Busby Berkeley and the "Fascist Aesthetic"

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Csicsery-Ronay, Istvan. "Busby Berkeley and the 'Fascist Aesthetic'". Blog post on his Comic Spirit: Notes on Classic Hollywood Comedies, 1930-1945. 17 September 2021, at note here.[1]

Excellent essay, in which Csicsery-Ronay answers the accusation he paraphrases in its most coherent form: "Berkeley’s spectacles display large groups of chorines/dancers performing in unison, constructing complex abstract patterns out of performers who are 'dehumanized,' made to behave as parts in a machine. Because most of these dehumanized parts are women whose erotic allure is accentuated, the spectacles double the domination.'" We will summarize his response as, Not really: Berkeley in his choreography was part of a larger esthetic.

See the entire blog post for elaboration of the above and this:

Many historians of early Hollywood musicals have embraced the ideas of Siegfried Kracauer,[2] [... who] devoted a lot of space in his magnum opus, The Mass Ornament,[3][4] published in 1927, to analyzing The Tiller Girls, a company of precision dancing “girls” who were international sensations from the 1910s through to the 1930s. [...] Kracauer argued that The Tiller Girls — the inspirations for [...] countless chorus-line choreographies — were exemplars of the modern infatuation with mechanism as a social principle. Their movements and routines reflected the modern world’s immersion in the ideology of society working with the unity, precision, and discipline of the assembly-line factory. Their transformation of human bodies into mechanical parts was, for Kracauer, a completely appropriate representation of early 20th century “advanced” cultures’ acceptance of Henry Ford’s assembly-line revolution in production[...].[5]] [* * *]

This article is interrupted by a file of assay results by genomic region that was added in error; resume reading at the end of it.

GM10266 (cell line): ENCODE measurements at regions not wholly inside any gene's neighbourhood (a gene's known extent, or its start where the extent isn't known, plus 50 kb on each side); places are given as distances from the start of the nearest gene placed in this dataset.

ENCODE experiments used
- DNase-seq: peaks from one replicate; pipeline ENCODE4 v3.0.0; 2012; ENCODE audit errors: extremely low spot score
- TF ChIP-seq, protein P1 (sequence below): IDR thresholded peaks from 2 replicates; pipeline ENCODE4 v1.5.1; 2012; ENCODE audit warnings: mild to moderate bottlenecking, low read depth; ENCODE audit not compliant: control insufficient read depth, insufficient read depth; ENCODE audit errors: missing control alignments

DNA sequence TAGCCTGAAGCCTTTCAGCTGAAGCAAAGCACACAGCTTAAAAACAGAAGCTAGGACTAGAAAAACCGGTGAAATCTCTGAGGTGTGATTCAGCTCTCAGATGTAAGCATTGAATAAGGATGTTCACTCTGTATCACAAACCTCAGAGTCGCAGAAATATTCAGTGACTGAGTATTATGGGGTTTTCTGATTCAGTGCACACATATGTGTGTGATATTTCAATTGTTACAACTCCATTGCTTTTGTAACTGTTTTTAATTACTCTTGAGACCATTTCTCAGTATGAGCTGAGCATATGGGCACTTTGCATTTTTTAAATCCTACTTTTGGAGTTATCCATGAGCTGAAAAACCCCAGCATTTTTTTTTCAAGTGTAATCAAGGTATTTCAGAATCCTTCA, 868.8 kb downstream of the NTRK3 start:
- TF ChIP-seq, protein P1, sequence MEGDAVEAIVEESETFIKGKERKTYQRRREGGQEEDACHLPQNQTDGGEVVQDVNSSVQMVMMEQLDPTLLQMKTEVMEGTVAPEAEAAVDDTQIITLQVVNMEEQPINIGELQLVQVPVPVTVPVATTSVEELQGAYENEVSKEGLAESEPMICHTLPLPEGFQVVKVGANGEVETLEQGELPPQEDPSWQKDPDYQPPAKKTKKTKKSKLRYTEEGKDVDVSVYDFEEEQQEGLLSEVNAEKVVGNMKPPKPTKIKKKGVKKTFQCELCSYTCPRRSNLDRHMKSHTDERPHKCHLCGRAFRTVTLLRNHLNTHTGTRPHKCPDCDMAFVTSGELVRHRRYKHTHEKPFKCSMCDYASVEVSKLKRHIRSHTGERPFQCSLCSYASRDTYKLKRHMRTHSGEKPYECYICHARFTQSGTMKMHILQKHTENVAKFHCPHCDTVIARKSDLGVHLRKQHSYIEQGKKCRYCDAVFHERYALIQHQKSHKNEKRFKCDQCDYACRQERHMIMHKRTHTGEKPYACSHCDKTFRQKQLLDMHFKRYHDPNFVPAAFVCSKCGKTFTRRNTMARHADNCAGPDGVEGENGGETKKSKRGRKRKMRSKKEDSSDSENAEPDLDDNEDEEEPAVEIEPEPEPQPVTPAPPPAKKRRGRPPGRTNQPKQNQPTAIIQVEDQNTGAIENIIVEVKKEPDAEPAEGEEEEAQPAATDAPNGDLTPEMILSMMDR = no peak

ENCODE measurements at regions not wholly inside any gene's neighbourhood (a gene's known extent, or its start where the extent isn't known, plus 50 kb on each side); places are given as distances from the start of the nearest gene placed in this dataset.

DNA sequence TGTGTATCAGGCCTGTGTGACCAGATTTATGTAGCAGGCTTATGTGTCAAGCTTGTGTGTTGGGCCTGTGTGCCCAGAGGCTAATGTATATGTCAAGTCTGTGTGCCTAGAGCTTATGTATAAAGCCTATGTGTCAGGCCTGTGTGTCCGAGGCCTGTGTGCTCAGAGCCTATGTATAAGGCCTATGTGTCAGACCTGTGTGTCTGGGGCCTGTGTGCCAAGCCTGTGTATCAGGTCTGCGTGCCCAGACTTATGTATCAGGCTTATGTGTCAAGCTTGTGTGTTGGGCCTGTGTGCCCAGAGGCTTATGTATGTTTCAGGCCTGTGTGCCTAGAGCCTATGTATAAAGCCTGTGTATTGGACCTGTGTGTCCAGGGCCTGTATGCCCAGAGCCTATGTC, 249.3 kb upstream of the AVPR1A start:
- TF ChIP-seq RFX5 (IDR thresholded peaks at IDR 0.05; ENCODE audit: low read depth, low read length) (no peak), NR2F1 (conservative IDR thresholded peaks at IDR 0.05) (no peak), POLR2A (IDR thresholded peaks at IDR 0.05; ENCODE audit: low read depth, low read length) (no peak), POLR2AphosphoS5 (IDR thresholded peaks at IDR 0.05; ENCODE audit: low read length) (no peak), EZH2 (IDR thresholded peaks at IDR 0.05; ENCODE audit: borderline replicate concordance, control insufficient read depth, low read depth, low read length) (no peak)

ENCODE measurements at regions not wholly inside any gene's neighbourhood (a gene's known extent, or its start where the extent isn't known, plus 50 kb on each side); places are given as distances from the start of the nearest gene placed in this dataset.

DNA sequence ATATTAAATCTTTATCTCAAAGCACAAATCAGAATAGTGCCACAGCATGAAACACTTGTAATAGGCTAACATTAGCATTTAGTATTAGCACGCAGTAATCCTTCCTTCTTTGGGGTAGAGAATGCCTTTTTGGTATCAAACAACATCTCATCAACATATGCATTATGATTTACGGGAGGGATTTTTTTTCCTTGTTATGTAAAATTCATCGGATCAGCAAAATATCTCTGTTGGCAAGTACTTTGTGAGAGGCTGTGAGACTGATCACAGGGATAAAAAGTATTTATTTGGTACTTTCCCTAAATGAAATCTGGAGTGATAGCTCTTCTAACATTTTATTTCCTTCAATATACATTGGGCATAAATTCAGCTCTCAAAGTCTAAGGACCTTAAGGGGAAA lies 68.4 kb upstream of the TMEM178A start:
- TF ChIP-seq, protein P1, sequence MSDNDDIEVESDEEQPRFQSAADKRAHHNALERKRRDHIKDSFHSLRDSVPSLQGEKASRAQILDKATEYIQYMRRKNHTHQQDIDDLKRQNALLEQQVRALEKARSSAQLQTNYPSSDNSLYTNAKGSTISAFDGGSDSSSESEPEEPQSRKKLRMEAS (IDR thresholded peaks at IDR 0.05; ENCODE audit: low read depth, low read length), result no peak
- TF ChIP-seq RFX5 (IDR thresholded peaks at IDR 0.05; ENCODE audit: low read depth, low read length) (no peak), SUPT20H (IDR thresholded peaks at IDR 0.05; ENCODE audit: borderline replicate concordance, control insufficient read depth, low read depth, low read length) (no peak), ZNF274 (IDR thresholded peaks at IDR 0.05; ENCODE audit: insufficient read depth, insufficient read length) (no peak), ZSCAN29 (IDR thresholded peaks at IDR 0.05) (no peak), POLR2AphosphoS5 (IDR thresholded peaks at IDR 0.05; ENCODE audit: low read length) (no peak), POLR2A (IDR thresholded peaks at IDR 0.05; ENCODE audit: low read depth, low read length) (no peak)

Berkeley learned his craft working on [...] the Ziegfeld Follies. In his wonderful study, Swinging the Machine: Modernity, Technology, and African American Culture between the World Wars, Joel Dinerstein details Florenz Ziegfeld’s practice of combining complex choreographies of alluring young female dancers with celebrations of US technological development, in essence eroticizing the Machine Age.[6] Berkeley elevated this combination through his cinematic innovations, creating an even more logical synthesis of erotic gazing and the quintessential desire-production machine, cinema itself. This fusion of flesh and mechanism, dancing bodies and top-down design, spoke to all modernizing cultures eager to make the new technological regime feel pleasurable, exciting, and transformative.

Cf. and in some cases emphatically contrast figuratively (and literally) choreographed movement in METROPOLIS, Zamyatin's We, and H. Ellison's "Repent, Harlequin! Said the Ticktockman."

RDE, finishing, 17Sep21